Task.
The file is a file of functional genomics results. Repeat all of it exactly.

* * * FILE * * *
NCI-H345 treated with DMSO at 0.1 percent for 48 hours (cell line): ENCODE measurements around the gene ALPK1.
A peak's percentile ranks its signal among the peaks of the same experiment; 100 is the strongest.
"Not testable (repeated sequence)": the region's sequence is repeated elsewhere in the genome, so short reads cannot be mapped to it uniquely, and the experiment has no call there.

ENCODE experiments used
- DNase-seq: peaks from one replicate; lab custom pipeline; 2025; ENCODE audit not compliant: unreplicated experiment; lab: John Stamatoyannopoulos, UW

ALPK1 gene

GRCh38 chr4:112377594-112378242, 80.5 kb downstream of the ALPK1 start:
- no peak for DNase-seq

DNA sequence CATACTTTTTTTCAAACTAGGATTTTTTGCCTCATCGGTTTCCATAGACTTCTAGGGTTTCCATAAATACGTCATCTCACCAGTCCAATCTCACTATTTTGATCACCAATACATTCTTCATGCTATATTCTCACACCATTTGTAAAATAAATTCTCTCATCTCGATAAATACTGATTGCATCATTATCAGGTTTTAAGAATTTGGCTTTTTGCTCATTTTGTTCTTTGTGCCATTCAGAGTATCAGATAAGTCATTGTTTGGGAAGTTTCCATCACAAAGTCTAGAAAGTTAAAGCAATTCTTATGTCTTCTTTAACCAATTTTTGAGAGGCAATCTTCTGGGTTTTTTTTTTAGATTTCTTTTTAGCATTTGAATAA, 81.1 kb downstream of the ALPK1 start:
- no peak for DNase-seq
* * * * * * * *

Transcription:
NCI-H345 treated with DMSO at 0.1 percent for 48 hours (cell line): ENCODE measurements around the gene ALPK1.
A peak's percentile ranks its signal among the peaks of the same experiment; 100 is the strongest.
"Not testable (repeated sequence)": the region's sequence is repeated elsewhere in the genome, so short reads cannot be mapped to it uniquely, and the experiment has no call there.

ENCODE experiments used
- DNase-seq: peaks from one replicate; lab custom pipeline; 2025; ENCODE audit not compliant: unreplicated experiment; lab: John Stamatoyannopoulos, UW

ALPK1 gene

GRCh38 chr4:112377594-112378242, 80.5 kb downstream of the ALPK1 start:
- no peak for DNase-seq

DNA sequence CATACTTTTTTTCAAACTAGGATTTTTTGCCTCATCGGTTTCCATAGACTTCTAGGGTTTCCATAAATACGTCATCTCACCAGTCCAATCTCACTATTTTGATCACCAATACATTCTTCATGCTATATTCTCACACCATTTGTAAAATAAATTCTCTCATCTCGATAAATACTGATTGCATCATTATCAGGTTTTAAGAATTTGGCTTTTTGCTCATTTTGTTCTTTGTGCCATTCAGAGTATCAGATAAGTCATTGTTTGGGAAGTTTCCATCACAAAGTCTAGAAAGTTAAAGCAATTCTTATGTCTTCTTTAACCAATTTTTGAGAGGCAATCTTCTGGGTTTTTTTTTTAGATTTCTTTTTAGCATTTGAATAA, 81.1 kb downstream of the ALPK1 start:
- no peak for DNase-seq